Beasts in the East

It’s no secret that the American League East has been the superior division in Major League Baseball for quite sometime. For the past decade or so the Yankees and Red Sox have ruled that division, winning either the wild-card or the division. The Tampa Bay Rays broke onto the scene in 2008 and stole the division title away from both the Yankees and Red Sox. The once powerful American League East became a three pony race. This year in 2012, the Rays are currently in the lead of the division, while everybody else is looking up at them. The disparity of the division is only 3 games from worst to first and all the teams are donning winning records. The Baltimore Orioles are in second place! Yes, the same Orioles who last year scrambled together 69 wins. Just 54 games into the season and they are almost half-way to last years win total. I previously said that through the first quarter of the season Buck Showalter was the Manager of the Year in the American League. Of course there is plenty of baseball left in the season and anything can happen. That old three pony race might come to life again. Then again the three ponies could have different names this year. It will be exciting to watch the rest of the season and to see if the powerhouse teams will ultimately outrun the once bottom feeders of the division.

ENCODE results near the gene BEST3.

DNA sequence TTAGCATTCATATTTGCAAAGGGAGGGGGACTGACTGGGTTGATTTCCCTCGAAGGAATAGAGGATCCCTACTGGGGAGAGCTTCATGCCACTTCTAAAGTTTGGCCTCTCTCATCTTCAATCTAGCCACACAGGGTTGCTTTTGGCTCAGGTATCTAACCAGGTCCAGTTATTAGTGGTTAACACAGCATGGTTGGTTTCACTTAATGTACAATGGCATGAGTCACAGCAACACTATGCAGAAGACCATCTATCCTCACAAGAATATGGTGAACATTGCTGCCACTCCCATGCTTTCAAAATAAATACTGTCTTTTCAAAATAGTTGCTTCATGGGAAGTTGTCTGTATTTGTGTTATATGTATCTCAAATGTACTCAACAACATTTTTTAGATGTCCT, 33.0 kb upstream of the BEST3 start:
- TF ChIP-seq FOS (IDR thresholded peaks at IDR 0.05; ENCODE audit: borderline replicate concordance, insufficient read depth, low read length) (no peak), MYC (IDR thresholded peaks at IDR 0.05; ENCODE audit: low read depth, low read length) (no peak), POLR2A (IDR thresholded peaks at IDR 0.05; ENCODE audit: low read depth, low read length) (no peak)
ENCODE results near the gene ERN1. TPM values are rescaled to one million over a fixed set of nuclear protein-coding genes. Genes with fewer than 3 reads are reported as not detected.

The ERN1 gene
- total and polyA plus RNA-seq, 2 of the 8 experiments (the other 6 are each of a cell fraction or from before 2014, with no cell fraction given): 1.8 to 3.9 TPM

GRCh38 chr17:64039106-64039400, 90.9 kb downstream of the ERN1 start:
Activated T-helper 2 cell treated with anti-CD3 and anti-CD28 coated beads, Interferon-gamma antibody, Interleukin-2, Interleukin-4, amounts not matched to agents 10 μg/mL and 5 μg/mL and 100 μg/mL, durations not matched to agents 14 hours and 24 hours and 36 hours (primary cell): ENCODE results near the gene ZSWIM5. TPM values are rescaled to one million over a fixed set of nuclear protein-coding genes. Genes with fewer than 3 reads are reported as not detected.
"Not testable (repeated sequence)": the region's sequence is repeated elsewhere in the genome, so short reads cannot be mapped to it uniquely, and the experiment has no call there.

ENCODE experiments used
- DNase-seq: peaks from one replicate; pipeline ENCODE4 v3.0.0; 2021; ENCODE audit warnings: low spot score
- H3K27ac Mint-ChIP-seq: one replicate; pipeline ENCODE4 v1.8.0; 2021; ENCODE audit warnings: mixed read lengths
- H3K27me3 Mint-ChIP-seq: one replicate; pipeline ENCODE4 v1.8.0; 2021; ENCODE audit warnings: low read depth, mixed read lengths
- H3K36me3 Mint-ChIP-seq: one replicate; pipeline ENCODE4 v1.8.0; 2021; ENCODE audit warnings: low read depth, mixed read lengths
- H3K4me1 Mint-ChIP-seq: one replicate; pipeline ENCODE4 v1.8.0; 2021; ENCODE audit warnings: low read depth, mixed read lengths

The best division in the National League this year is easily the East as well. The Atlanta Braves ruled the division for what seemed like eternity until 2006, when the Mets ran away with the division title. Then in 2007 Philadelphia became the “team to beat” in the National League East and have yet to relinquish the title. The Division always seemed like it had a clear favorite to win it each year, but 2012 has brought a change to that outlook. Many experts picked the Phillies to win the division yet again, while claiming the Miami Marlins, Atlanta Braves, and the highly touted pitching staff of the Washington Nationals to fight and claw for second place. The New York Mets were written off and were doomed to claim last place in the division winning 70 games at best. My argument there is a whole other blog in itself and I wrote about it before the season started. The National League East right now as it stands is separated by 3.5 games. The favorite Phillies are holding down the last spot, mainly due to injuries, while the Nationals, Mets, and Marlins are all tied for first place. Like I said before, there is still a lot of baseball to be played and there is no telling what the dog days of summer and pennant races will do to a team’s psyche. I still believe my Mets can win anywhere from 82-90 games barring no detrimental injuries, although a few setbacks have already taken place. The Nationals pitching staff is outstanding right now and I overlooked their great manager Davey Johnson. Mets fans know him all too well. The Marlins seem to be streaking and the Braves will continue to fight.